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nuances of news reporting: a socio-cultural assessment

nuances of news reporting: a socio-cultural assessment


Jagadish Pokhrel

Bipin Acharya

background: towards a tale of two studies

observant participation, 2002-03 Post-1990 policy changes had ended the

monopoly of The Rising Nepal In 2002-03, TRN was struggling for a

foothold in the transforming media landscape

Elsewhere, ethnographers immersed further into the journalistic field

A TRN journalist, I tangoed with an anthropologist to study the news

My observant participation (Bell, 1993) brought the tacit knowledge and the role of agency in news making to sharp focus

The Earthling-Martian collaboration resulted in a narrative description of the news craft as practiced at TRN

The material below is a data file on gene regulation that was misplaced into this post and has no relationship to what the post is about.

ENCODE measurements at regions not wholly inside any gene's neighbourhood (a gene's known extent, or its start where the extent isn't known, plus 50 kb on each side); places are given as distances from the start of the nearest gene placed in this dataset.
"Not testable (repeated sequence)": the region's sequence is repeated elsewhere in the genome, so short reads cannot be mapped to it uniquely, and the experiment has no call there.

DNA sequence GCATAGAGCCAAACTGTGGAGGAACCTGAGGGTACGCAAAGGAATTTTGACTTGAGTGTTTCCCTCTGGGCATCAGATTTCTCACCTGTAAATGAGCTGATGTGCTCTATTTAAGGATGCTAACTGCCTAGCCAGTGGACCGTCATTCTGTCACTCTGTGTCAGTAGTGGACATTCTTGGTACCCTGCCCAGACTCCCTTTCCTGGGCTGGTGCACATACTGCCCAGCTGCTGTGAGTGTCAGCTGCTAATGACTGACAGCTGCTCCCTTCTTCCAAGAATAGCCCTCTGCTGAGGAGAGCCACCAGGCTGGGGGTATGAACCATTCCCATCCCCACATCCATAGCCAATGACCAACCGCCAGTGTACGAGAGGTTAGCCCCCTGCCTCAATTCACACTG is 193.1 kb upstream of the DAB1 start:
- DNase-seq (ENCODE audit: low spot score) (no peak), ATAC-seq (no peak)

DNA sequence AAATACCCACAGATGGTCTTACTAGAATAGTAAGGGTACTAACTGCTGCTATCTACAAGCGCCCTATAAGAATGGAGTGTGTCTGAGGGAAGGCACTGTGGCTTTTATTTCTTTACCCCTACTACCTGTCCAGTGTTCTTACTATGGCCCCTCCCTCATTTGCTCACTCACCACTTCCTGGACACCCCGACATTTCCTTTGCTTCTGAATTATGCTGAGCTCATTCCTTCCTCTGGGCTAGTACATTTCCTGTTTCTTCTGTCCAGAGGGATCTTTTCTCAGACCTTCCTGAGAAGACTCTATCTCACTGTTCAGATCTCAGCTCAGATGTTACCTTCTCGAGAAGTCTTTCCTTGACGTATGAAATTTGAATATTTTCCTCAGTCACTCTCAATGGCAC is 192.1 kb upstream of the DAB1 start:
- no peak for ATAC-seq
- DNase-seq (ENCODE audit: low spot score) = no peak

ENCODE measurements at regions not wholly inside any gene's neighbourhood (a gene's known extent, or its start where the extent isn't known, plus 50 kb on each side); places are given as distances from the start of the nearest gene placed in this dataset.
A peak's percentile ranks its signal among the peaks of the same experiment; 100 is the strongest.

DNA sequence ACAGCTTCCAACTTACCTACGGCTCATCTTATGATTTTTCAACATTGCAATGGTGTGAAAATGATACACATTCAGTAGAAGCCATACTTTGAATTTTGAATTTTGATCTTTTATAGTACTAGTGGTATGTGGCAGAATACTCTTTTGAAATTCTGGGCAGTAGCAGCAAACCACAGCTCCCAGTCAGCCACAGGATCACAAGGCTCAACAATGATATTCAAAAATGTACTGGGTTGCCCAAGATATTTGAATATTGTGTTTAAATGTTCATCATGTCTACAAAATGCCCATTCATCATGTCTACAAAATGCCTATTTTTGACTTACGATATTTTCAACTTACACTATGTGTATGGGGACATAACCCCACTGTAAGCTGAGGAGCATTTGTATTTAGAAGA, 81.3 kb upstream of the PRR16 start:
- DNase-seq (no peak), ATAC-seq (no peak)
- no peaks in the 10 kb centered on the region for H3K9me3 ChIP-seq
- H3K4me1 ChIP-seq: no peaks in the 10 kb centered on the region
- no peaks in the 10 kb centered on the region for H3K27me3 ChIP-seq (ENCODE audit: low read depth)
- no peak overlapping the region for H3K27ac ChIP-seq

survey assessments, 2012-13 Media Foundation Nepal, a media think-

and-do-tank, surveyed Nepali journalists and the public

Findings more generalizable With the benefit of hindsight, I wanted to

see how the findings spoke to my observation of the TRN newsroom

I juxtaposed details and depth with numbers and breadth and tuned in where they resonated

The purpose was to see how the two studies told a tale about the hard questions and constraints of the profession

One handled these in so many words or another counted yes and no or cant say e.g. the role of journalism in society?

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objectives of this paper

Overall aimForeground the nuances of the journalistic craft while revisiting a newsroom observation and a survey research, a decade and two methods apart, to explore what it is that resonates in the studies at the level of the profession

Specific objectivesBring a native view to news making and shed light on its practical nuances while, at the same time, meeting the rigors of a Martian perspective